The next day was a rainy one, so we ventured across the nearby Peak District (beautiful hills and valleys filled with farms, sheep, and lovely scenery) to Chatsworth, the estate and home of the Duke and Duchess of Devonshire. Wow. What a place. I am not sure that I would be as generous as they are- to open it up to the public 364 days a year. Entry fees do help pay for the upkeep of the estate, but I might want a few more days to myself there. It is stunning. The house is amazing enough, but what I really loved were the gardens. Really, as far as the eye could see is part of their estate. The estate has also been in several films, most recently and notably, The Duchess, staring Keira Knightly and Ralph Fiennes. This film was actually based on the story of the real life Georgiana, 18th Century Duchess of Devonshire. She was apparently quite scandalous!

We explored the house...



We explored and enjoyed the gardens...


And then we ventured into the maze. Okay, mazes should be logical, right? There are only so many entrances, only so many possible turns, and once you have tried and eliminated all previous possibilities you are led to the center of the maze. Easy. Well, we tried. We did all of the above to the best of my knowledge, we saw the center of the maze through the shrubbery, we heard a delighted child in the center... but we could not, would not, find the actual path to the center. We finally gave up once the rains stopped threatening and started falling with a peal of laughter in our general direction. We were defeated.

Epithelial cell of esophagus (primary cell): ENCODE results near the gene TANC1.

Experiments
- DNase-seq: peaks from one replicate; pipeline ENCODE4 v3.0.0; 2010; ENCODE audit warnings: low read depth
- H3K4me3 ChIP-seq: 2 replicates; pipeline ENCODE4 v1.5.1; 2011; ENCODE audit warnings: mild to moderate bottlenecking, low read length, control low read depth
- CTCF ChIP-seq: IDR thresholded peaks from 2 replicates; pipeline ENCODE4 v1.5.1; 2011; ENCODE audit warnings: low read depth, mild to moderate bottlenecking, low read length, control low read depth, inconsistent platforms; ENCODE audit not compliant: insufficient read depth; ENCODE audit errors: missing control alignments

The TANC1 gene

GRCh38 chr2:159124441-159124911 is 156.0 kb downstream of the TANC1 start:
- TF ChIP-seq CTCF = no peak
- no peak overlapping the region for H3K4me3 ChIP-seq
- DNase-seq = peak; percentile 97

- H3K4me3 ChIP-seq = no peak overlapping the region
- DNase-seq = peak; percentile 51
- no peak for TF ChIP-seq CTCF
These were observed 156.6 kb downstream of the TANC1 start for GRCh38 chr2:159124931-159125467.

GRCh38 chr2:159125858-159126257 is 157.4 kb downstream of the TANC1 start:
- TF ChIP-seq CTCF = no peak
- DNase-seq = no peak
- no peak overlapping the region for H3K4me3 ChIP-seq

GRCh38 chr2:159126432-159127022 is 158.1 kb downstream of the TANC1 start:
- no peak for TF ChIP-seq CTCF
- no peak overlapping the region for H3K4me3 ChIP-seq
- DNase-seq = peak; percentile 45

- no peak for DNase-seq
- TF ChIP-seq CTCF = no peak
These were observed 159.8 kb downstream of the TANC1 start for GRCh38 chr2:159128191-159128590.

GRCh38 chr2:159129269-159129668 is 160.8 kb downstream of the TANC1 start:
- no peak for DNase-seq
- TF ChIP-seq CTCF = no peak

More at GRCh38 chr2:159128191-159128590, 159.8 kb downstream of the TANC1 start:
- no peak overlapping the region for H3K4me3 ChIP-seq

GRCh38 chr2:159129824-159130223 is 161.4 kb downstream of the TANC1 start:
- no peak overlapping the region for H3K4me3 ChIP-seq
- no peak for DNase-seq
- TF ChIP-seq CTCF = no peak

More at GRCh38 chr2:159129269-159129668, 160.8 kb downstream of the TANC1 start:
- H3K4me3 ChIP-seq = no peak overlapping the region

Ah well. We did enjoy ourselves and I felt like I had gotten a true taste of "The North" of England. Another beautiful spot in the world.

Phew. Still here? Wow. I'm impressed! I hope you enjoyed my quirky stories of England.

"...and why the sea is boiling hot, and whether pigs have wings."

Lewis Carroll- who totally makes sense to me now!



Author: "Cindy/Snid (noreply@blogger.com)"
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Date: Saturday, 23 May 2009 02:48
This is going to be quick. I am tired. It has been a long and wonderful week. I am in Paris. I managed to order dinner in French without the handy French phrasebook that I had bought and then helpfully left in Bangalore (I know a little, "un petit peu", French that is so rusty you would need a tetanus shot with it.) Yeah- my spelling probably isn't so great either.

I promise that I will get a nice long blog post up in the next couple of days. I owe you. In the meantime.. here is a castle that I saw in Suffolk with Sally this week! This is Orford castle and it is tres cool!



A bientot!
Author: "Cindy/Snid (noreply@blogger.com)"
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Date: Sunday, 17 May 2009 02:50

...but not a dollar short. It would have to be a pound since I am in London!

I love London.